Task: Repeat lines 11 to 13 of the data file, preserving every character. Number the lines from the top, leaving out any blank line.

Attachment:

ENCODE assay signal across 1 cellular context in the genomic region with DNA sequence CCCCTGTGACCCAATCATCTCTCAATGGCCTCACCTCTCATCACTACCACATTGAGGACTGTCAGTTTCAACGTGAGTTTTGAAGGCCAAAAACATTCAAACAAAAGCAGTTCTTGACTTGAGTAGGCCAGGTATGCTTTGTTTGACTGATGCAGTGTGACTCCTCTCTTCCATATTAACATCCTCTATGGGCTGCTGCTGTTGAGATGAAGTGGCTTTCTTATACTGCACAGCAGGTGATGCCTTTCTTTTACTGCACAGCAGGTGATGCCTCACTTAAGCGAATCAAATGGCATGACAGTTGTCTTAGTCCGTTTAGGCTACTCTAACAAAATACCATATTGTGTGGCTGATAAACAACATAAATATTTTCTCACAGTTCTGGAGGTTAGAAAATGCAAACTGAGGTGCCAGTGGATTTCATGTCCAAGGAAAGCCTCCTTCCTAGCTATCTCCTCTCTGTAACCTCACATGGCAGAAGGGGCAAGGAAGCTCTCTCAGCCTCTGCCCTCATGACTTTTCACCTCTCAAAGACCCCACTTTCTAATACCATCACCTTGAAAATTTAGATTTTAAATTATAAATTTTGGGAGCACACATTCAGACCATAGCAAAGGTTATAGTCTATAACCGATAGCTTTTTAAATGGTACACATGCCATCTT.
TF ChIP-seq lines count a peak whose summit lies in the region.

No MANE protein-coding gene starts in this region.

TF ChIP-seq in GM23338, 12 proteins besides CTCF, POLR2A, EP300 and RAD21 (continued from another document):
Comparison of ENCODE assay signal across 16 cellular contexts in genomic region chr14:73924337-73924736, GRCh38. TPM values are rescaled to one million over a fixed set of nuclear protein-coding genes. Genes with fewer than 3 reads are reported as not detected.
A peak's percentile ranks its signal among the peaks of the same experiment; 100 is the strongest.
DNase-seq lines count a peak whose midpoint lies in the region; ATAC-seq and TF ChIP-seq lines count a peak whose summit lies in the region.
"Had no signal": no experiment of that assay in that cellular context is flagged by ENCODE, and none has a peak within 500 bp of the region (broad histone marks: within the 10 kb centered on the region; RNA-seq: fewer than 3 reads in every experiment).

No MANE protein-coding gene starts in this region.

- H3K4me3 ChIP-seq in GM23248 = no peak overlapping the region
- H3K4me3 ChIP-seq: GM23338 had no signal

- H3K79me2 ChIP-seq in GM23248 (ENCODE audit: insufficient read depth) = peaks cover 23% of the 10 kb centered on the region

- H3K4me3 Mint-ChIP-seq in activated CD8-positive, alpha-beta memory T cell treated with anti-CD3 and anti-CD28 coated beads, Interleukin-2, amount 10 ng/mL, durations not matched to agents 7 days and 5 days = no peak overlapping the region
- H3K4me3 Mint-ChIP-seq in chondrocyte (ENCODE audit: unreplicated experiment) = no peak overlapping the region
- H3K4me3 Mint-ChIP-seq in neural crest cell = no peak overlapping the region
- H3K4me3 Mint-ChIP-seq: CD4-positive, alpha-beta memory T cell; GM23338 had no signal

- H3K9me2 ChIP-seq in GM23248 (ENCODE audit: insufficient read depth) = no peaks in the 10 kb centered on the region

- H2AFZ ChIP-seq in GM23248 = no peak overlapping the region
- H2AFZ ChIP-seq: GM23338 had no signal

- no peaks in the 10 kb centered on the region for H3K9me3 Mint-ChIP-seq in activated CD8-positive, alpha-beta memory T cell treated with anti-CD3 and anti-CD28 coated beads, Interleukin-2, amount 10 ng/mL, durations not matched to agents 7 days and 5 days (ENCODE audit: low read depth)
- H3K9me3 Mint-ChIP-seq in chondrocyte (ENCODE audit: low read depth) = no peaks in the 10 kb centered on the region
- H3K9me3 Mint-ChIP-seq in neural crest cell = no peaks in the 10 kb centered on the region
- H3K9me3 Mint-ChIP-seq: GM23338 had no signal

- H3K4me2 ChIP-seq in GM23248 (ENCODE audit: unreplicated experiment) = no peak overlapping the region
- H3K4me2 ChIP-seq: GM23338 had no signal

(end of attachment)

- H3K4me3 ChIP-seq: GM23338 had no signal

- H3K79me2 ChIP-seq in GM23248 (ENCODE audit: insufficient read depth) = peaks cover 23% of the 10 kb centered on the region

- H3K4me3 Mint-ChIP-seq in activated CD8-positive, alpha-beta memory T cell treated with anti-CD3 and anti-CD28 coated beads, Interleukin-2, amount 10 ng/mL, durations not matched to agents 7 days and 5 days = no peak overlapping the region